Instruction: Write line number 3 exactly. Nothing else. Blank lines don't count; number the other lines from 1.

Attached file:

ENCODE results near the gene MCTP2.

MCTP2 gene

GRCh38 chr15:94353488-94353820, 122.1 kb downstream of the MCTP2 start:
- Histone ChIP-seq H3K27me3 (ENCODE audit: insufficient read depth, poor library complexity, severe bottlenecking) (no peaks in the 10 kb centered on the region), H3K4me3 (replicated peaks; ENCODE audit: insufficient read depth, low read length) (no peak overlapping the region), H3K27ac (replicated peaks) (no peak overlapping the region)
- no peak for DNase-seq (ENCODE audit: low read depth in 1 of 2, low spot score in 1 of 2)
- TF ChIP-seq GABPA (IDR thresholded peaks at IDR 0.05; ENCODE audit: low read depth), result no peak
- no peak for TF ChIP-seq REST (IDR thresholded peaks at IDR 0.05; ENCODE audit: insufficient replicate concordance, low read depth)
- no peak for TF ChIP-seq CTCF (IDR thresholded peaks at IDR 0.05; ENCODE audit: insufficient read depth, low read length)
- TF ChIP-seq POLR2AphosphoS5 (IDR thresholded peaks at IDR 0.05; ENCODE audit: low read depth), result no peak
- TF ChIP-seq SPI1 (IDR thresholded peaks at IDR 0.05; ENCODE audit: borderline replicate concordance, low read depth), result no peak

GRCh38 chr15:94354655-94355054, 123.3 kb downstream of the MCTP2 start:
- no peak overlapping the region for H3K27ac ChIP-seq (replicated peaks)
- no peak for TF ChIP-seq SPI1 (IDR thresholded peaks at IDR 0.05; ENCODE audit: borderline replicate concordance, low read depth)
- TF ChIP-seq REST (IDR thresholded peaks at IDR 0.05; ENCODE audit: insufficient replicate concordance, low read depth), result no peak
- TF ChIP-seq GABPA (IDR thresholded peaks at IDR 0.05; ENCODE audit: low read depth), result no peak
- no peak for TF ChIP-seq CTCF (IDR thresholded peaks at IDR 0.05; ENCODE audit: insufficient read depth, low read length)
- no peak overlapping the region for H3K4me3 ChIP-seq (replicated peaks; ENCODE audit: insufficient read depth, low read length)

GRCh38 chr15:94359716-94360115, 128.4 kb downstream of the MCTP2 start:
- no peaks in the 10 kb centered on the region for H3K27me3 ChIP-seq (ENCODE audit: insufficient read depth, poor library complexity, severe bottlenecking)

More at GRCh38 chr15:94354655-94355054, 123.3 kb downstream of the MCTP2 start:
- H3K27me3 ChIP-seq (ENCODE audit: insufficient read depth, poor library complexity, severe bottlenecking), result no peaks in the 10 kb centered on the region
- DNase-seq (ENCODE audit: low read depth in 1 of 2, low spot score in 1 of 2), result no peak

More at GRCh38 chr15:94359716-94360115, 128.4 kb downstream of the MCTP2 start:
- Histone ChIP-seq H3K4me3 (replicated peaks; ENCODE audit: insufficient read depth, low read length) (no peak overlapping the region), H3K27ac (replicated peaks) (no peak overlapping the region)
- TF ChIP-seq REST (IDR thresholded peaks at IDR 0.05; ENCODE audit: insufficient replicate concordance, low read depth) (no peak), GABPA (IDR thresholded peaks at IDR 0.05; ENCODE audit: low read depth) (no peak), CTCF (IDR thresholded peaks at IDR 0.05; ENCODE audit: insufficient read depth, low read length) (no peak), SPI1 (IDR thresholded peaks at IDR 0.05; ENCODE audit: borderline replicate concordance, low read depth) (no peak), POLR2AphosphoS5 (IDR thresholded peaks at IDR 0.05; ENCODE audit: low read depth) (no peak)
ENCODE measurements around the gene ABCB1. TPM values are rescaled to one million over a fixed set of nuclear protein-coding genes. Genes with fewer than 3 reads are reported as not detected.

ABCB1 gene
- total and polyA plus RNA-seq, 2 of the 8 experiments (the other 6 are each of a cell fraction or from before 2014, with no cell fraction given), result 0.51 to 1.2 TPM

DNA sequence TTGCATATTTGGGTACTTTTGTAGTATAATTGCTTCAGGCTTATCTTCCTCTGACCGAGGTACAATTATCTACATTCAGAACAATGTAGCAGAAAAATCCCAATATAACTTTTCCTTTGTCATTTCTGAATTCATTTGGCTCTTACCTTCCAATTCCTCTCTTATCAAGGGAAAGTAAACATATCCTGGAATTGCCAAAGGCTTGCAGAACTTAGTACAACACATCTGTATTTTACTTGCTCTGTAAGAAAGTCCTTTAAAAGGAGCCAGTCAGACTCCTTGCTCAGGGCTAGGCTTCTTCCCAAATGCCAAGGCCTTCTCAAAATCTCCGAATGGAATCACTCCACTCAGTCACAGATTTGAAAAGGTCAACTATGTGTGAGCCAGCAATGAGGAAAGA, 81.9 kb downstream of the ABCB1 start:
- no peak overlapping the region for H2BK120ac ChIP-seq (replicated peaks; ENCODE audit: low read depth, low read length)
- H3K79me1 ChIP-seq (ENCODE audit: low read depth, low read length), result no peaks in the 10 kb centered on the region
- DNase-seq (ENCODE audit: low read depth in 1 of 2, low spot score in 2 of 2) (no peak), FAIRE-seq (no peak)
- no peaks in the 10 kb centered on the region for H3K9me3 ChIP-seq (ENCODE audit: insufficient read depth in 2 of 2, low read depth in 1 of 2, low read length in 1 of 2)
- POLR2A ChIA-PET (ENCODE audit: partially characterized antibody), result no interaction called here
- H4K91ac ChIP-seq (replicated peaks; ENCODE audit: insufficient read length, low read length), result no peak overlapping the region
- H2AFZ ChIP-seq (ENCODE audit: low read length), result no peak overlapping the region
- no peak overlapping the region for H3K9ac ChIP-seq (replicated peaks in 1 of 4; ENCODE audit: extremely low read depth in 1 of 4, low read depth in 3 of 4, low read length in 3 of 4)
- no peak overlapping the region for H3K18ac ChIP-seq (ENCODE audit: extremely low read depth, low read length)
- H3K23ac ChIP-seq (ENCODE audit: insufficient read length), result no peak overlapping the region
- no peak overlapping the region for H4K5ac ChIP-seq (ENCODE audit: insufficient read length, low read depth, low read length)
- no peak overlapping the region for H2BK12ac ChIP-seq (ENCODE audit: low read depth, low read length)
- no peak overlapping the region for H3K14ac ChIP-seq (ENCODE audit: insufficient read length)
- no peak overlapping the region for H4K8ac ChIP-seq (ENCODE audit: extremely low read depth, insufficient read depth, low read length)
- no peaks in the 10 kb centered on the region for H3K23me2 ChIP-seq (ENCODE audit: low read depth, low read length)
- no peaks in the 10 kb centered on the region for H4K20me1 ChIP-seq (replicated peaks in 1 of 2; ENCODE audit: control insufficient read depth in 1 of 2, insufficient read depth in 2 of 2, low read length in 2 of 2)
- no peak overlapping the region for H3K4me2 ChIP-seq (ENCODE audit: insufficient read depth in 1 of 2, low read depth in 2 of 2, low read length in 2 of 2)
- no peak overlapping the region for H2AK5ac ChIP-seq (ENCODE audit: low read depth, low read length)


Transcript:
GRCh38 chr15:94353488-94353820, 122.1 kb downstream of the MCTP2 start: